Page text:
Hollywood's terrorist sympathiser
When John Carpenter sold the idea for Halloween to Moustapha Akkad, he pitched it to him in one line: “Babysitter to be killed by the bogeyman.” “The babysitter part grabbed me,” said Akkad, “because every kid in America knows what a babysitter is.” The movie became the highest-grossing independent film to date and spawned the most successful of the several franchises in which undeserving victims are butchered at random in archetypal small towns.As the above shows, Akkad was absolute scum. This essay had me simply sitting with my mouth wide open in utter astonishment, because, like I said, who would've thought that an Islamist could've been behind the dumbing down of American cinema?
By the time the bogeyman came for Moustapha Akkad, he had bigger fish to fry – mass slaughter not of stock types in hick burgs, but of powerful and well-connected elites in Amman’s western hotels. On November 10th, a team of suicide bombers dispatched by Abu Musad al-Zarqawi across the Jordanian border self-detonated at the Radisson, the Grand Hyatt and the Days Inn. Akkad was in the country for a high-society wedding and greeting his daughter Rima in the Radisson when Ali Hussein Ali al-Shamari and his wife reached within the folds of their clothing for the explosives belts. The California-raised Rima died first, her father the following day from the wounds he received. And so the jihad claimed among its five dozen latest victims Hollywood’s most prominent Arab-American.
Like a lot of youngsters, Akkad decided early on that he wanted to be in pictures. The odds aren’t helped if you happen to be growing up in Aleppo, in French Syria. But at 19 his father packed him off to Hollywood with 200 dollars in one pocket and the Koran in the other, and the division of his coat contents neatly summed up his work over the next 50 years. Moustapha Akkad made two kinds of movies. As a producer, he delivered slashers to the teen market with an efficiency that made him a very wealthy man: the original Halloween cost $300,000 in 1978 and grossed $47 million. As a director, he wanted to be an Arab David Lean and specialized in films that used Hollywood stars to explain Islam to a wider audience – The Message was the life of Mohammed and starred Anthony Quinn; Lion Of The Desert celebrated plucky anti-colonial Bedouin fighters, played by Quinn, Oliver Reed and John Gielgud, with members of Arab Equity relegated mostly to the roles of excitable extras; and at the time of his death he was developing a film about Saladin with Sean Connery. It was Akkad’s misfortune to have the benign intentions of this side of his oeuvre perpetually tripped up on the way to the multiplex: The Message was targeted by angry Muslims who thought the infidel fornicator Quinn was playing Mohammed rather than his uncle, and Lion Of The Desert suffered in America from the twin PR setbacks of opening a few months after the Iranian hostage siege and being co-financed by Colonel Gaddafy.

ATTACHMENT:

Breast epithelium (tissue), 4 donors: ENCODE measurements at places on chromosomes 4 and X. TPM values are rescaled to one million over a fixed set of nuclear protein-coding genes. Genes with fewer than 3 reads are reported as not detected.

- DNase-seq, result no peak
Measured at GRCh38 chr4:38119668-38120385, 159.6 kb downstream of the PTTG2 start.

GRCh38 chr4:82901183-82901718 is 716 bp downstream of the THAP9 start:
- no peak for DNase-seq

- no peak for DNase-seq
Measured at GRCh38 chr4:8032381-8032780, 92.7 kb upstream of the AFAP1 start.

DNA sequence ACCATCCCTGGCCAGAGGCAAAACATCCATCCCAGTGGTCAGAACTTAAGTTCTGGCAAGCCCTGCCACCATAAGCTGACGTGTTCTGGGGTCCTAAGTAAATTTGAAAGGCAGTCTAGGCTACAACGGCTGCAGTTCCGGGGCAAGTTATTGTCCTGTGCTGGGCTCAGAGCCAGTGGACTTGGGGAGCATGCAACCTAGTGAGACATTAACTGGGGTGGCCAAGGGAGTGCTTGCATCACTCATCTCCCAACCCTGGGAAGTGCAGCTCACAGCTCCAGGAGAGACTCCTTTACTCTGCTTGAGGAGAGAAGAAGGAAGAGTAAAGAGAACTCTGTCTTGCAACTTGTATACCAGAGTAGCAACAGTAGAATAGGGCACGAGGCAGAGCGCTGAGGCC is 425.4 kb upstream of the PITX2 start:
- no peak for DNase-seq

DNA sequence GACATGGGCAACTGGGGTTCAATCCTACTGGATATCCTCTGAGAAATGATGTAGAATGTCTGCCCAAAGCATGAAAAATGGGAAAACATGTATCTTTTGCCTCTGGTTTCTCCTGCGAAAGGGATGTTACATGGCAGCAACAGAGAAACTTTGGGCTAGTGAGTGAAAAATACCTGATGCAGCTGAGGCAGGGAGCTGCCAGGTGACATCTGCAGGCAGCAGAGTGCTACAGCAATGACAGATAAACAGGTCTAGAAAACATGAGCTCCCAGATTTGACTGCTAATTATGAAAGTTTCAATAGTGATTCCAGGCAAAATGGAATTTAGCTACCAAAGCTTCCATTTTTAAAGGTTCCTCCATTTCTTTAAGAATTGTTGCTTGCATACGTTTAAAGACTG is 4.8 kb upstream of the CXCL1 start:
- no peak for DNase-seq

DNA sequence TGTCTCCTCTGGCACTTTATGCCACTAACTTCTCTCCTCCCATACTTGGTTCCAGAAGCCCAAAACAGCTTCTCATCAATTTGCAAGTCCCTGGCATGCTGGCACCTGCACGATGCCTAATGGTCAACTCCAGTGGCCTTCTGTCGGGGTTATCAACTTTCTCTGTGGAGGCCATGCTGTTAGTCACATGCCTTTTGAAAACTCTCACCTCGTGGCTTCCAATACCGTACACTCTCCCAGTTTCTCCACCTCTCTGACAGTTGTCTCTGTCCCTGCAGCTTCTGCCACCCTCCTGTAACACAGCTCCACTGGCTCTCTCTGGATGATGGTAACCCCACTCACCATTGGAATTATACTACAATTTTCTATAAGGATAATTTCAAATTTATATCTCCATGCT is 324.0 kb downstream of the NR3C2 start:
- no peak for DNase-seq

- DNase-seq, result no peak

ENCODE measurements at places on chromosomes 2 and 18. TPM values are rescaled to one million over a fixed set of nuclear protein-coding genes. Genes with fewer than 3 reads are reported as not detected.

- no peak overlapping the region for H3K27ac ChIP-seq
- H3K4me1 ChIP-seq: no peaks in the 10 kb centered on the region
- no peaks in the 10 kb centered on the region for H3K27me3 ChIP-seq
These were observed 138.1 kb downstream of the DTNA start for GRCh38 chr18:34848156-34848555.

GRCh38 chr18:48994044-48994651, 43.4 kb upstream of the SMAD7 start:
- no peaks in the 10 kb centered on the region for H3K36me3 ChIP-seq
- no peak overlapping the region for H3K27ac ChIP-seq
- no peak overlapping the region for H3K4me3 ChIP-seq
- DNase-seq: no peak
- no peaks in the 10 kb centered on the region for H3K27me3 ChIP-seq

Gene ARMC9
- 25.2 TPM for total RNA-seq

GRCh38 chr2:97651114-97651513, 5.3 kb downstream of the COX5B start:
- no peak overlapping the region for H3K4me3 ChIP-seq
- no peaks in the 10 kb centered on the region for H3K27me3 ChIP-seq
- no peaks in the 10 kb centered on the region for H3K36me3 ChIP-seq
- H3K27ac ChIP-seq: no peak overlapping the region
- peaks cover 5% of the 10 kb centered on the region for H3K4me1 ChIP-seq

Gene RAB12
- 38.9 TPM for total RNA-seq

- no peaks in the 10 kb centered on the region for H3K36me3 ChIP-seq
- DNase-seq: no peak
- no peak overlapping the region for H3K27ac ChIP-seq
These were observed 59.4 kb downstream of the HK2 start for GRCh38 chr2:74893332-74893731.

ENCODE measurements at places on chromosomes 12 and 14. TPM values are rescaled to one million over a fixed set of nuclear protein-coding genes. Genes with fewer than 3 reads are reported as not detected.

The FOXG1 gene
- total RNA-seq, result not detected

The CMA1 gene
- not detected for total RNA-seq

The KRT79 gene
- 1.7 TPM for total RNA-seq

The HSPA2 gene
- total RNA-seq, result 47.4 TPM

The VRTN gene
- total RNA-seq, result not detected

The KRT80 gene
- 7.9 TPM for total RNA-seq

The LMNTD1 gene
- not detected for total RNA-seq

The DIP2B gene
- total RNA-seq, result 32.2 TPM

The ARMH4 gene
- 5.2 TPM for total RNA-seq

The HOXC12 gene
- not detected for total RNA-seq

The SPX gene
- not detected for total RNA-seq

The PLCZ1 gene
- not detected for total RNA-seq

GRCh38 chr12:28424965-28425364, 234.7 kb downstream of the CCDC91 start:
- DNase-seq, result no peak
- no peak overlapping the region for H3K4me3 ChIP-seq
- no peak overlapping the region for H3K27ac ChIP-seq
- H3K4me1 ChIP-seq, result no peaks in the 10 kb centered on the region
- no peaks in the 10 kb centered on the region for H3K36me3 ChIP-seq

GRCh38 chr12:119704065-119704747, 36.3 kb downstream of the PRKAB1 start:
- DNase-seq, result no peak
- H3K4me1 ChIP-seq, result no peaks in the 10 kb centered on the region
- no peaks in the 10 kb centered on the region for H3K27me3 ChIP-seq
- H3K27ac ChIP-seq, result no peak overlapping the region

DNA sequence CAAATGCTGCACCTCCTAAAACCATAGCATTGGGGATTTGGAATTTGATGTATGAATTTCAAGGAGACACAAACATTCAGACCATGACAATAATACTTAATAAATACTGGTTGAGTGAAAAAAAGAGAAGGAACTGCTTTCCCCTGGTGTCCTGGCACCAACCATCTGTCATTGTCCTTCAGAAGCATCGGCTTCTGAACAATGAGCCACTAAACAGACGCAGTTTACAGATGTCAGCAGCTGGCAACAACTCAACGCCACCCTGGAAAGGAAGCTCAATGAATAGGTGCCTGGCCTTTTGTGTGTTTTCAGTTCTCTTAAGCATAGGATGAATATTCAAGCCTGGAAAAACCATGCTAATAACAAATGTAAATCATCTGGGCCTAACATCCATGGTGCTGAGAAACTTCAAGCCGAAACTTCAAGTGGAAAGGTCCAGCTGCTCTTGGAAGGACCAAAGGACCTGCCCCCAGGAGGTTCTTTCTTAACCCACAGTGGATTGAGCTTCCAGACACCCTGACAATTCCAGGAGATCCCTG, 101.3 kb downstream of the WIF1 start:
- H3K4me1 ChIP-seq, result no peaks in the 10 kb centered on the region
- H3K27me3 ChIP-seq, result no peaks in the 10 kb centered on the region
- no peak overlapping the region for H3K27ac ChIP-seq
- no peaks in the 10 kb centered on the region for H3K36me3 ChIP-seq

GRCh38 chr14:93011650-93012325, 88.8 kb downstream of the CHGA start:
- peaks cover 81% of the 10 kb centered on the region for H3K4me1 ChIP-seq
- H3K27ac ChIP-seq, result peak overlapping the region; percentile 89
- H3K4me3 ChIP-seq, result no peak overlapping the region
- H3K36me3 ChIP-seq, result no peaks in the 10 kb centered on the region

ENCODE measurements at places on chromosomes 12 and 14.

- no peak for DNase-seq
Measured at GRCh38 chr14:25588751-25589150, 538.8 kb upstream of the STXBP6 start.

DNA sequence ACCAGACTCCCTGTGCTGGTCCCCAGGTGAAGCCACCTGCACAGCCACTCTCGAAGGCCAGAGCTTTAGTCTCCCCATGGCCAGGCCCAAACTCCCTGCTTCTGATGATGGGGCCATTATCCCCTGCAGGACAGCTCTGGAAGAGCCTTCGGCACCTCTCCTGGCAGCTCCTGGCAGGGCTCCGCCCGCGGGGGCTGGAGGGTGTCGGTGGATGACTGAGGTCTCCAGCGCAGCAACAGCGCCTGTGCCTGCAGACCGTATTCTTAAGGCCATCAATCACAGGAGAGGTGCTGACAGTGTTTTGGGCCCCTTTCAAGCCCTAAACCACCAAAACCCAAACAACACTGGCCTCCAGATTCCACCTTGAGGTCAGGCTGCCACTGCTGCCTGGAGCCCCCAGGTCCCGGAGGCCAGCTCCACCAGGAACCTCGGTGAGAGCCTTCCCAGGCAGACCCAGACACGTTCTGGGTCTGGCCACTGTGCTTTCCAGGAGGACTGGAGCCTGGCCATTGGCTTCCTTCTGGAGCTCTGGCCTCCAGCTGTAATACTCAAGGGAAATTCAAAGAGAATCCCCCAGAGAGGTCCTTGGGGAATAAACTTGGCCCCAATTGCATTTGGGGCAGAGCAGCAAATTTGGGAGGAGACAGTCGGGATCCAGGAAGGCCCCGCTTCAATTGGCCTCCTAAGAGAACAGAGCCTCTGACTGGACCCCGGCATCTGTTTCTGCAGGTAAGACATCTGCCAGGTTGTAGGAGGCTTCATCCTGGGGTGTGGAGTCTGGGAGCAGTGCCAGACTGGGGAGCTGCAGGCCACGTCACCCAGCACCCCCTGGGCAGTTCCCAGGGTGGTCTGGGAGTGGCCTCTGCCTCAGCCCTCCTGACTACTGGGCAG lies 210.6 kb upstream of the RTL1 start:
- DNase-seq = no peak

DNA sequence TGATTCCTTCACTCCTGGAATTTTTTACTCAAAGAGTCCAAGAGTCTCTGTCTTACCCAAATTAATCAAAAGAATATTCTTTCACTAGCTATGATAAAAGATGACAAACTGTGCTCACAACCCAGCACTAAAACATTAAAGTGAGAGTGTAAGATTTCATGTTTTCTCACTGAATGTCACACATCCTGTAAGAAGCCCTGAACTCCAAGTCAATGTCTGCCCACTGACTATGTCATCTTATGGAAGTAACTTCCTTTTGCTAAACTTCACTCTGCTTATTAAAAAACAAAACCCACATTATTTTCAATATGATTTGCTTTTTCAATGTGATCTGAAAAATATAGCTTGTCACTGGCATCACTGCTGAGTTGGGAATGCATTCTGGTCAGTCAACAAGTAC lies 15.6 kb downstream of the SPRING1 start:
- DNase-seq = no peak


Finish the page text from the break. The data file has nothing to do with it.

Nonetheless, Akkad persevered. “Islam right now is portrayed as a ‘terrorist’ religion in the west and by doing this kind of movie, I am portraying the true image,” he said of his Saladin project. Long before September 11th, he was always good for a quote bemoaning how Hollywood only represented Muslims as terrorists. “We cannot say there are no Arab and no Muslim terrorists,” he told The New York Times in 1998. “Of course there are. But at the same time, balance it with the image of the normal human being, the Arab-American, the family man.”
He half got his way: movies about the Arab “family man” are still thin on the ground, but the Muslim terrorist has all but disappeared – the film of Tom Clancy’s Sum Of All Fears de-Islamicized the bad guys and turned them into German neo-Nazis, and Sean Penn’s The Interpreter eighty-sixed the Muslims and made them terrorists from the little-known African republic of Matobo. Post-9/11 Hollywood perversely recoiled from its preferred villains of the Eighties and Nineties and now your poor Arab thespian can’t even get gainful employment as a crazed jihadist. Meanwhile, Akkad saw the Islamophile half of his work gain a new lease of life, as Oriental works in an Occidentally accessible form: according to Queen Noor, the Pentagon bought “100,000 copies” of The Message to show to US troops before they left for Afghanistan.
And, in the end, for all his efforts, the fellows who murdered Akkad were the most stereotypical Muslim terrorists of all: they behaved more like the psychos in his slasher movies than the noble Bedouin in his Islamic-outreach pictures.
On the part about Muslim terrorists in film though, there's an extra point to made, that, while there have been a few sufficiently convincing examples of Islamofascism in film, even before 9-11, there were still quite a few movies that either capitulated to groups like CAIR, or that were so watered down, they had very little impact, if at all. (I seem to remember an episode of Cagney and Lacey from 1985 where an Arab girl who was murdered by her brother did not get very much time to present her own viewpoint to the camera, whereas the scumbag brother and his other sister actually did get to spout their biased, bigoted viewpoints far more; they were even depicted as refugees from Afganistan, where their parents had been killed by the Commies, and one could end up thinking that they were more the victims of the Commies than of the Religion of Peace that they adhered to. Update: then again, maybe I'm misremembering: this episode actually wasn't that bad. There was something else though from Stephen J. Cannell's company that really let me down.)
So let's not think that even before 9-11, things were going that well in terms of writing a convincing depiction of Islamofacsism on screen.
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